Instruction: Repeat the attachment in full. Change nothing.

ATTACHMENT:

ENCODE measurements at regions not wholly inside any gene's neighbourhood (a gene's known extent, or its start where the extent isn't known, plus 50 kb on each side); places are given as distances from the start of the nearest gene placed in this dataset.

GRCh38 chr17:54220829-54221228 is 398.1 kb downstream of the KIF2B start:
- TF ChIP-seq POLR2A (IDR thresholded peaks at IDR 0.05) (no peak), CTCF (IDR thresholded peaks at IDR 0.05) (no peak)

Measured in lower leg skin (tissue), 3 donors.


ENCODE measurements at regions not wholly inside any gene's neighbourhood (a gene's known extent, or its start where the extent isn't known, plus 50 kb on each side); places are given as distances from the start of the nearest gene placed in this dataset.

GRCh38 chr17:54220829-54221228 is 398.1 kb downstream of the KIF2B start:
- TF ChIP-seq POLR2A (IDR thresholded peaks at IDR 0.05) (no peak), CTCF (IDR thresholded peaks at IDR 0.05) (no peak)

Measured in lower leg skin (tissue), 3 donors.